Veneziale was handcuffed, taken to the hospital by ambulance, and then placed under arrest and charged with obstruction of justice, resisting arrest, and disorderly conduct. More charges were filed against Veneziale because he was combative during his transport from the hospital to the police station. During this ride, he allegedly spit blood on Stone, repeatedly unbuckled his seatbelt, struggled with Stone, and attempted to kick Wilson, who was operating the vehicle. As a result, additional charges of aggravated assault on a police officer, attempted escape, and throwing of bodily fluid charges were levied against him. These charges stemming from the transport are not relevant here.

         On April 9, 2013, Veneziale applied for and was granted entry into a pre-trial diversion (“PTD”) program for both sets of charges. He successfully completed the program and both complaints were dismissed. Plaintiff filed this action on September 26, 2014. The Defendants' chief claim is that Plaintiff's Complaint is barred by Heck v. Humphrey, 512 U.S. 477 (1994), because successful completion of a pre-trial intervention/diversion program is not a favorable termination. For the reasons that follow, the Court disagrees as to Count I only.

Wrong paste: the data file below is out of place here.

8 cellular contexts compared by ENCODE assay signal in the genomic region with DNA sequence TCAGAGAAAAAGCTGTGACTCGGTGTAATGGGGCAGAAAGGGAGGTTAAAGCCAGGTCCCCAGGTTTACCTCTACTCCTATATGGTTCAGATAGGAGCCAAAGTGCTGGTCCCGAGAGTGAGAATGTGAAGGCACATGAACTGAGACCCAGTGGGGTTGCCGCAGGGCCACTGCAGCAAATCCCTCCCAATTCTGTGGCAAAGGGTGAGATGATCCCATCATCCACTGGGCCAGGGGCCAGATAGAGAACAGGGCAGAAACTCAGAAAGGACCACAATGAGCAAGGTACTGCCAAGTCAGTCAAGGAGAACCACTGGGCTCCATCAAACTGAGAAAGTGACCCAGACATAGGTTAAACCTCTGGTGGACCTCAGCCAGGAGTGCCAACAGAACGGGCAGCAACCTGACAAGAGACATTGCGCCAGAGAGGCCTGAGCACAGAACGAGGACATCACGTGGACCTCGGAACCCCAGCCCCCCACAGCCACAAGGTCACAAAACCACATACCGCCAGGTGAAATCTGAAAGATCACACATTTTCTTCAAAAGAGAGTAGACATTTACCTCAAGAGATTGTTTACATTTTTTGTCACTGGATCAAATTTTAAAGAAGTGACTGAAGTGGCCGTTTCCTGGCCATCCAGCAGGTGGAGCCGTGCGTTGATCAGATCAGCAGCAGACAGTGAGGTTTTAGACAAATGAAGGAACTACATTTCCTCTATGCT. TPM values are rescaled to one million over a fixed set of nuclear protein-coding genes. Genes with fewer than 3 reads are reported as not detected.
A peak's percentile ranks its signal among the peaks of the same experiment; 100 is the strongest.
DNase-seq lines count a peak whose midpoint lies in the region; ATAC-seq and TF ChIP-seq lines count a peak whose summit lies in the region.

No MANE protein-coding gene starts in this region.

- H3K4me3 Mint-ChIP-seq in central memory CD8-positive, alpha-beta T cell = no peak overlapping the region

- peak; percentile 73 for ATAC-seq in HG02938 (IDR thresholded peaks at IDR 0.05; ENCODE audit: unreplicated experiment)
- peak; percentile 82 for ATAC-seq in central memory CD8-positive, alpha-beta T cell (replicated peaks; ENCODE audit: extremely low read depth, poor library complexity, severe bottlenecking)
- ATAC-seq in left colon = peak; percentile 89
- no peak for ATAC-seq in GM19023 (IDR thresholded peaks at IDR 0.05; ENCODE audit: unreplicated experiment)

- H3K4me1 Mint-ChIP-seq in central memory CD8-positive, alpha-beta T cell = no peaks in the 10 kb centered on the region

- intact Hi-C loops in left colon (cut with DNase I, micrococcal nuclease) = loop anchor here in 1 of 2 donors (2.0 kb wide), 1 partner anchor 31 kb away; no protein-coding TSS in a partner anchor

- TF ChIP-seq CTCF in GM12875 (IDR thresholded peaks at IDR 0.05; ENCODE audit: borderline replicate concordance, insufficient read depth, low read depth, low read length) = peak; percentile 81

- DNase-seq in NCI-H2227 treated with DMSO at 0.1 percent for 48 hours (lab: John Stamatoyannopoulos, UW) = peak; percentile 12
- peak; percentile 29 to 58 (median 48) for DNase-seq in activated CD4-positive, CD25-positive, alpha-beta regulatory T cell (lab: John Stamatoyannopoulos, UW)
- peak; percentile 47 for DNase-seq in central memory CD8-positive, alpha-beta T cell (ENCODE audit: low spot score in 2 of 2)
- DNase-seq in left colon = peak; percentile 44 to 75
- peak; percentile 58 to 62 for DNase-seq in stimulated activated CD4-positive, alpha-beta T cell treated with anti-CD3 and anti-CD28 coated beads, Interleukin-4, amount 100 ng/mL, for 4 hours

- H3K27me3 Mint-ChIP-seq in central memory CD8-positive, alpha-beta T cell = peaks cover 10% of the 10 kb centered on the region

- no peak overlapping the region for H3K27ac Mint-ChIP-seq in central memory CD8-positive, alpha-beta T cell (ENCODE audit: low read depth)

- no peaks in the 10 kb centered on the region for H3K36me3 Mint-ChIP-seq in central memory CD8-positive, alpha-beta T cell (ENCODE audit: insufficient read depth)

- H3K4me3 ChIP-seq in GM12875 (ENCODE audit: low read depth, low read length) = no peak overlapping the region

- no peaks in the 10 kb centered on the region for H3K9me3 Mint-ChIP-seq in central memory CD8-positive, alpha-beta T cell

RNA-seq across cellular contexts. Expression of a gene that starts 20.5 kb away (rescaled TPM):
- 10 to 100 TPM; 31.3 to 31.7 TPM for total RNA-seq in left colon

II. Standard of Review

         A court will grant a motion for summary judgment if there is no genuine issue of material fact and if, viewing the facts in the light most favorable to the non-moving party, the moving party is entitled to judgment as a matter of law. Pearson v. Component Tech. Corp., 247 F.3d 471, 482 n.1 (3d Cir. 2001) (citing Celotex Corp. v. Catrett, 477 U.S. 317, 322 (1986)); accord Fed.R.Civ.P. 56 (c). Thus, this Court will enter summary judgment only when “the pleadings, depositions, answers to interrogatories, and admissions on file, together with the affidavits, if any, show that there is no genuine issue as to any material fact and that the moving party is entitled to judgment as a matter of law.” Fed.R.Civ.P. 56 (c).

         An issue is “genuine” if supported by evidence such that a reasonable jury could return a verdict in the nonmoving party's favor. Anderson v. Liberty Lobby, Inc., 477 U.S. 242, 248 (1986). A fact is “material” if, under the governing substantive law, a dispute about the fact might affect the outcome of the suit. Id. In determining whether a genuine issue of material fact exists, the court must view the facts and all reasonable inferences drawn from those facts in the light most favorable to the nonmoving party. Matsushita Elec. Indus. Co. v. Zenith Radio Corp., 475 U.S. 574, 587 (1986).